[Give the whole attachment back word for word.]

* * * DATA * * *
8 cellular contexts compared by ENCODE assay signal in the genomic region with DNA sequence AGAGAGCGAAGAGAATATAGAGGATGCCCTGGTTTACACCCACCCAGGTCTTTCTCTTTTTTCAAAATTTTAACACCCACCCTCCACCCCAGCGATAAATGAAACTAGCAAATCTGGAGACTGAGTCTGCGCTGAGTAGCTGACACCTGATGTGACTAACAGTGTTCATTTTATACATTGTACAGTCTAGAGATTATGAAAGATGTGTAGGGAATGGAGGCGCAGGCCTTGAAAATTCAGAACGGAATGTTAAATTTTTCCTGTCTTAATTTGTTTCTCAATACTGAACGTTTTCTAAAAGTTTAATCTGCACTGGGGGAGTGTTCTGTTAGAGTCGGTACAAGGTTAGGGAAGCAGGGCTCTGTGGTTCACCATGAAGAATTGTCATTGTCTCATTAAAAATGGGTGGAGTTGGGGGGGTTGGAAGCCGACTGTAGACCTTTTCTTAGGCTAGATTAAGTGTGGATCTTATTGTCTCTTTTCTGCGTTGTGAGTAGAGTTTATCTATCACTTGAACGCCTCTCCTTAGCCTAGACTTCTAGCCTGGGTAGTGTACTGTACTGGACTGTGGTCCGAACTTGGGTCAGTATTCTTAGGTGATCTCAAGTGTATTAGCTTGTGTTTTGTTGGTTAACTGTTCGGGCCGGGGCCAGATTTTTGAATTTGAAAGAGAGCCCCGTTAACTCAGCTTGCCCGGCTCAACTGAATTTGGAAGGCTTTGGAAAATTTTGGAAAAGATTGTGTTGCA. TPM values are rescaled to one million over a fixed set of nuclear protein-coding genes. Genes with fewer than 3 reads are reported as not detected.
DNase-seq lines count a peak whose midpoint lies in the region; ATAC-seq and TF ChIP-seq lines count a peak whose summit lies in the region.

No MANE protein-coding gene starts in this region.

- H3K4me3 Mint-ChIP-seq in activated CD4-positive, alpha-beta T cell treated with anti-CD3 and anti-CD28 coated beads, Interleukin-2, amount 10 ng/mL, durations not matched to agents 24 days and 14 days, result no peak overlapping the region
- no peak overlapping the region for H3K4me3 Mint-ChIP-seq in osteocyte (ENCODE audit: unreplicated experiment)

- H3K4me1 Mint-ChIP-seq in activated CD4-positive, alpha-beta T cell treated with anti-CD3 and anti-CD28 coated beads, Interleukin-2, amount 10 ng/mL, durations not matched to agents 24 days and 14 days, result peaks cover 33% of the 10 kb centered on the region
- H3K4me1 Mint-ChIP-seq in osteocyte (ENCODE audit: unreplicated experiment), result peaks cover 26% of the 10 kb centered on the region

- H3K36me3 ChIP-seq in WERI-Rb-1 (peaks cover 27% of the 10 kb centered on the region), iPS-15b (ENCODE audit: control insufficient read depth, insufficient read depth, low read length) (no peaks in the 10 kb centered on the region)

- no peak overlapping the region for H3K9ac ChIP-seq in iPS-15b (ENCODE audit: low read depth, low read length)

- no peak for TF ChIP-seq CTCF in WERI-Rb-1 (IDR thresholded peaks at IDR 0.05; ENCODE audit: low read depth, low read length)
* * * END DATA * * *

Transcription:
8 cellular contexts compared by ENCODE assay signal in the genomic region with DNA sequence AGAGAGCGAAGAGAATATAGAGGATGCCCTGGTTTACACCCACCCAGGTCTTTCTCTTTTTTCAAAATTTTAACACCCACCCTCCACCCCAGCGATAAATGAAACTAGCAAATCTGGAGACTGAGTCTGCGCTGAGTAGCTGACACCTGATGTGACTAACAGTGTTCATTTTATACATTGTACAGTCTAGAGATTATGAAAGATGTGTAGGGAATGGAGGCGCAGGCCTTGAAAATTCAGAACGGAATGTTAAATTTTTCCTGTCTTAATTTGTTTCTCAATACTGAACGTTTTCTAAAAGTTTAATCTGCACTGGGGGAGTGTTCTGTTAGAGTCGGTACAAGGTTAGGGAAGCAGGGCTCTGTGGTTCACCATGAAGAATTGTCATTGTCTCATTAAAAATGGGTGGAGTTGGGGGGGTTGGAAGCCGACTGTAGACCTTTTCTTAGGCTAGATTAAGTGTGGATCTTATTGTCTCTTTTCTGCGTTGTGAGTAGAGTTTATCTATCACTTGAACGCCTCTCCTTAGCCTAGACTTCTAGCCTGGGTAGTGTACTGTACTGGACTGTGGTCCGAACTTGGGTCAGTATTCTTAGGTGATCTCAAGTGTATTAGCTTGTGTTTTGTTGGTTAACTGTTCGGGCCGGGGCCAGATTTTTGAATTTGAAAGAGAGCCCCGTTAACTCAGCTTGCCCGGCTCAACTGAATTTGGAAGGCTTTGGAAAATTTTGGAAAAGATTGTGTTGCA. TPM values are rescaled to one million over a fixed set of nuclear protein-coding genes. Genes with fewer than 3 reads are reported as not detected.
DNase-seq lines count a peak whose midpoint lies in the region; ATAC-seq and TF ChIP-seq lines count a peak whose summit lies in the region.

No MANE protein-coding gene starts in this region.

- H3K4me3 Mint-ChIP-seq in activated CD4-positive, alpha-beta T cell treated with anti-CD3 and anti-CD28 coated beads, Interleukin-2, amount 10 ng/mL, durations not matched to agents 24 days and 14 days, result no peak overlapping the region
- no peak overlapping the region for H3K4me3 Mint-ChIP-seq in osteocyte (ENCODE audit: unreplicated experiment)

- H3K4me1 Mint-ChIP-seq in activated CD4-positive, alpha-beta T cell treated with anti-CD3 and anti-CD28 coated beads, Interleukin-2, amount 10 ng/mL, durations not matched to agents 24 days and 14 days, result peaks cover 33% of the 10 kb centered on the region
- H3K4me1 Mint-ChIP-seq in osteocyte (ENCODE audit: unreplicated experiment), result peaks cover 26% of the 10 kb centered on the region

- H3K36me3 ChIP-seq in WERI-Rb-1 (peaks cover 27% of the 10 kb centered on the region), iPS-15b (ENCODE audit: control insufficient read depth, insufficient read depth, low read length) (no peaks in the 10 kb centered on the region)

- no peak overlapping the region for H3K9ac ChIP-seq in iPS-15b (ENCODE audit: low read depth, low read length)

- no peak for TF ChIP-seq CTCF in WERI-Rb-1 (IDR thresholded peaks at IDR 0.05; ENCODE audit: low read depth, low read length)